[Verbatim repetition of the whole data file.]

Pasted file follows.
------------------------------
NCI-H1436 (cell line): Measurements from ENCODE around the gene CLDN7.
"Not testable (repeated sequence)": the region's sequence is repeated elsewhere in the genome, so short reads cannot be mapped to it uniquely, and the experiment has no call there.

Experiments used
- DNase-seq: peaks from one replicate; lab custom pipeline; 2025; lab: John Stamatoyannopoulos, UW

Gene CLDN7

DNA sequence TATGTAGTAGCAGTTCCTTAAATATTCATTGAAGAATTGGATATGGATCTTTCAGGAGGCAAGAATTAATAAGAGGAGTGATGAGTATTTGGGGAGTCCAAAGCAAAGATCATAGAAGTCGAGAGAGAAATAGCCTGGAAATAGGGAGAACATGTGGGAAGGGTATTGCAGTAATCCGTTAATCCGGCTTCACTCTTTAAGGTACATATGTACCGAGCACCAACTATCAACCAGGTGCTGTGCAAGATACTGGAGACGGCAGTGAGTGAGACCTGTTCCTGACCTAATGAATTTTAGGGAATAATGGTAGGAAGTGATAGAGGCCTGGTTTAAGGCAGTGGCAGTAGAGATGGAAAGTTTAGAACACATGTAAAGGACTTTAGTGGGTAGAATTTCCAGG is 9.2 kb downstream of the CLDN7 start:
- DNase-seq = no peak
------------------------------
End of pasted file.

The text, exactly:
NCI-H1436 (cell line): Measurements from ENCODE around the gene CLDN7.
"Not testable (repeated sequence)": the region's sequence is repeated elsewhere in the genome, so short reads cannot be mapped to it uniquely, and the experiment has no call there.

Experiments used
- DNase-seq: peaks from one replicate; lab custom pipeline; 2025; lab: John Stamatoyannopoulos, UW

Gene CLDN7

DNA sequence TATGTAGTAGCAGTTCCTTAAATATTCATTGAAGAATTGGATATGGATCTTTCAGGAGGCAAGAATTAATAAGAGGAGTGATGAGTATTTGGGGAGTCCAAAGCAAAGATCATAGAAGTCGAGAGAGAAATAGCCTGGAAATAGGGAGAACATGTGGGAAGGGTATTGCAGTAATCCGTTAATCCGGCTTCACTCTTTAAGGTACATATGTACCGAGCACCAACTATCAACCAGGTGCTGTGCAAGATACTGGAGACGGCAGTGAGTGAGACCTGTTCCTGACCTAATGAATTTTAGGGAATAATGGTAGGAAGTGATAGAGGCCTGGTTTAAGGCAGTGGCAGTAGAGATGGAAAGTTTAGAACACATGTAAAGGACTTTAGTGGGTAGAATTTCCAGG is 9.2 kb downstream of the CLDN7 start:
- DNase-seq = no peak